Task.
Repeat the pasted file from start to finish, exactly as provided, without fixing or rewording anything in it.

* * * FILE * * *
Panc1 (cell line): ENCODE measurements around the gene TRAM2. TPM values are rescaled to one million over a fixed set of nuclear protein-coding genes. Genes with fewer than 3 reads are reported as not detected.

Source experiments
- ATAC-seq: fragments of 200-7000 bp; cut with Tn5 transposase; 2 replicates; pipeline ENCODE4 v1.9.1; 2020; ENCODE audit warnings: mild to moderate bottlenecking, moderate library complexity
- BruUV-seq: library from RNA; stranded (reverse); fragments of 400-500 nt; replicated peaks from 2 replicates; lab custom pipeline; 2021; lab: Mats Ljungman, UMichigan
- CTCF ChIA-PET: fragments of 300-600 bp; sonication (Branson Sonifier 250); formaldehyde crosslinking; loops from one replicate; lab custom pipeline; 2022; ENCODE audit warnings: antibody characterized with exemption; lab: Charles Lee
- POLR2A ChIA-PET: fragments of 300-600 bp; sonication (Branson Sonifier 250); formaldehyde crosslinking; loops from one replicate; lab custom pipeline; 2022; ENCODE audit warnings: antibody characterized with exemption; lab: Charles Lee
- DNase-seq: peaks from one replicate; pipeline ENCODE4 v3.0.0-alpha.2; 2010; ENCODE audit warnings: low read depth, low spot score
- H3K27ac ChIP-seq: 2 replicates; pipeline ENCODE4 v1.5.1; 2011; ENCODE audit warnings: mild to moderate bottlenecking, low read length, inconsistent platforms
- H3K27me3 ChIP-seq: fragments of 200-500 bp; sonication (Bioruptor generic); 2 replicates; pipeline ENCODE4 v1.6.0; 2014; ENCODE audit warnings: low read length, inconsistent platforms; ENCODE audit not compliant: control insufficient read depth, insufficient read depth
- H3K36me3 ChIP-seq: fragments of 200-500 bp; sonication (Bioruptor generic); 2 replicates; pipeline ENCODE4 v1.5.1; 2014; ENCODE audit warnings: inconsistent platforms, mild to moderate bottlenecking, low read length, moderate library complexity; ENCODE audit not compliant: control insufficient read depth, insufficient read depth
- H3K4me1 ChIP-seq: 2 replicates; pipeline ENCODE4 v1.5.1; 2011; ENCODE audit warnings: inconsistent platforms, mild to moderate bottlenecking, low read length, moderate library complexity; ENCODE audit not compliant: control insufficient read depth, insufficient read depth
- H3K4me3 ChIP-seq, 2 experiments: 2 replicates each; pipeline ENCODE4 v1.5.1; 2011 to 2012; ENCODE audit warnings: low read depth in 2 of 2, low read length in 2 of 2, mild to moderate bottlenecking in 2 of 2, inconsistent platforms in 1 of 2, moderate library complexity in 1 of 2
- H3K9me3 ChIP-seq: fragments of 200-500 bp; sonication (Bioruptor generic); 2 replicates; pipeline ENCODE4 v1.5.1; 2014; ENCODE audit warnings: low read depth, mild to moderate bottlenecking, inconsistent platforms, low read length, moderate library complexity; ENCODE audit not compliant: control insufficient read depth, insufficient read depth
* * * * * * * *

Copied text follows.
Panc1 (cell line): ENCODE measurements around the gene TRAM2. TPM values are rescaled to one million over a fixed set of nuclear protein-coding genes. Genes with fewer than 3 reads are reported as not detected.

Source experiments
- ATAC-seq: fragments of 200-7000 bp; cut with Tn5 transposase; 2 replicates; pipeline ENCODE4 v1.9.1; 2020; ENCODE audit warnings: mild to moderate bottlenecking, moderate library complexity
- BruUV-seq: library from RNA; stranded (reverse); fragments of 400-500 nt; replicated peaks from 2 replicates; lab custom pipeline; 2021; lab: Mats Ljungman, UMichigan
- CTCF ChIA-PET: fragments of 300-600 bp; sonication (Branson Sonifier 250); formaldehyde crosslinking; loops from one replicate; lab custom pipeline; 2022; ENCODE audit warnings: antibody characterized with exemption; lab: Charles Lee
- POLR2A ChIA-PET: fragments of 300-600 bp; sonication (Branson Sonifier 250); formaldehyde crosslinking; loops from one replicate; lab custom pipeline; 2022; ENCODE audit warnings: antibody characterized with exemption; lab: Charles Lee
- DNase-seq: peaks from one replicate; pipeline ENCODE4 v3.0.0-alpha.2; 2010; ENCODE audit warnings: low read depth, low spot score
- H3K27ac ChIP-seq: 2 replicates; pipeline ENCODE4 v1.5.1; 2011; ENCODE audit warnings: mild to moderate bottlenecking, low read length, inconsistent platforms
- H3K27me3 ChIP-seq: fragments of 200-500 bp; sonication (Bioruptor generic); 2 replicates; pipeline ENCODE4 v1.6.0; 2014; ENCODE audit warnings: low read length, inconsistent platforms; ENCODE audit not compliant: control insufficient read depth, insufficient read depth
- H3K36me3 ChIP-seq: fragments of 200-500 bp; sonication (Bioruptor generic); 2 replicates; pipeline ENCODE4 v1.5.1; 2014; ENCODE audit warnings: inconsistent platforms, mild to moderate bottlenecking, low read length, moderate library complexity; ENCODE audit not compliant: control insufficient read depth, insufficient read depth
- H3K4me1 ChIP-seq: 2 replicates; pipeline ENCODE4 v1.5.1; 2011; ENCODE audit warnings: inconsistent platforms, mild to moderate bottlenecking, low read length, moderate library complexity; ENCODE audit not compliant: control insufficient read depth, insufficient read depth
- H3K4me3 ChIP-seq, 2 experiments: 2 replicates each; pipeline ENCODE4 v1.5.1; 2011 to 2012; ENCODE audit warnings: low read depth in 2 of 2, low read length in 2 of 2, mild to moderate bottlenecking in 2 of 2, inconsistent platforms in 1 of 2, moderate library complexity in 1 of 2
- H3K9me3 ChIP-seq: fragments of 200-500 bp; sonication (Bioruptor generic); 2 replicates; pipeline ENCODE4 v1.5.1; 2014; ENCODE audit warnings: low read depth, mild to moderate bottlenecking, inconsistent platforms, low read length, moderate library complexity; ENCODE audit not compliant: control insufficient read depth, insufficient read depth